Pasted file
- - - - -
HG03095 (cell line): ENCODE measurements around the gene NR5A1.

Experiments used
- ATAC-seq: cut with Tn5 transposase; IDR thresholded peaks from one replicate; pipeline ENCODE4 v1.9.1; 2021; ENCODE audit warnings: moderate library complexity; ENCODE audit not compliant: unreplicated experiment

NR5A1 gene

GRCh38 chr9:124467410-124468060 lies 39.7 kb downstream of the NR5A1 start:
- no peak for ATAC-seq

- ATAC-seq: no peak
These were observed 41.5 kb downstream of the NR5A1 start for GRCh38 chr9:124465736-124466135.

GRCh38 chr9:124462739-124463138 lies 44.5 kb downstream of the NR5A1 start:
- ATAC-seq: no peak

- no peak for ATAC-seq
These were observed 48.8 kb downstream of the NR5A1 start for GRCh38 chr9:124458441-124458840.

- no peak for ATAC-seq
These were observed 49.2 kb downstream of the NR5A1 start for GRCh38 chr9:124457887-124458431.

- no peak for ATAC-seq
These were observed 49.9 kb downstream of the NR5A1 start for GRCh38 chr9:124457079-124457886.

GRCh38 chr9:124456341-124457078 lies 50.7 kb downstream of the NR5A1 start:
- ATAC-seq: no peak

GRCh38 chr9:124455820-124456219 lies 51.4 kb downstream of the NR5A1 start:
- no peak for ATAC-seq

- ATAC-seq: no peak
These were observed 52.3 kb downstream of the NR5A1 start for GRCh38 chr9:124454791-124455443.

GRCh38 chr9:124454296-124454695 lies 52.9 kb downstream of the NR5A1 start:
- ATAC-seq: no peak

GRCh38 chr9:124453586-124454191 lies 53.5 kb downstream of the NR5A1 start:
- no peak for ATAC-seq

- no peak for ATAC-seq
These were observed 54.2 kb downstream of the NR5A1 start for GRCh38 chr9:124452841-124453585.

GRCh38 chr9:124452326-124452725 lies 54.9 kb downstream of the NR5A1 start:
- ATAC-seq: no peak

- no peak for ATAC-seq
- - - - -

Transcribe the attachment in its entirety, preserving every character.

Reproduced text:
HG03095 (cell line): ENCODE measurements around the gene NR5A1.

Experiments used
- ATAC-seq: cut with Tn5 transposase; IDR thresholded peaks from one replicate; pipeline ENCODE4 v1.9.1; 2021; ENCODE audit warnings: moderate library complexity; ENCODE audit not compliant: unreplicated experiment

NR5A1 gene

GRCh38 chr9:124467410-124468060 lies 39.7 kb downstream of the NR5A1 start:
- no peak for ATAC-seq

- ATAC-seq: no peak
These were observed 41.5 kb downstream of the NR5A1 start for GRCh38 chr9:124465736-124466135.

GRCh38 chr9:124462739-124463138 lies 44.5 kb downstream of the NR5A1 start:
- ATAC-seq: no peak

- no peak for ATAC-seq
These were observed 48.8 kb downstream of the NR5A1 start for GRCh38 chr9:124458441-124458840.

- no peak for ATAC-seq
These were observed 49.2 kb downstream of the NR5A1 start for GRCh38 chr9:124457887-124458431.

- no peak for ATAC-seq
These were observed 49.9 kb downstream of the NR5A1 start for GRCh38 chr9:124457079-124457886.

GRCh38 chr9:124456341-124457078 lies 50.7 kb downstream of the NR5A1 start:
- ATAC-seq: no peak

GRCh38 chr9:124455820-124456219 lies 51.4 kb downstream of the NR5A1 start:
- no peak for ATAC-seq

- ATAC-seq: no peak
These were observed 52.3 kb downstream of the NR5A1 start for GRCh38 chr9:124454791-124455443.

GRCh38 chr9:124454296-124454695 lies 52.9 kb downstream of the NR5A1 start:
- ATAC-seq: no peak

GRCh38 chr9:124453586-124454191 lies 53.5 kb downstream of the NR5A1 start:
- no peak for ATAC-seq

- no peak for ATAC-seq
These were observed 54.2 kb downstream of the NR5A1 start for GRCh38 chr9:124452841-124453585.

GRCh38 chr9:124452326-124452725 lies 54.9 kb downstream of the NR5A1 start:
- ATAC-seq: no peak

- no peak for ATAC-seq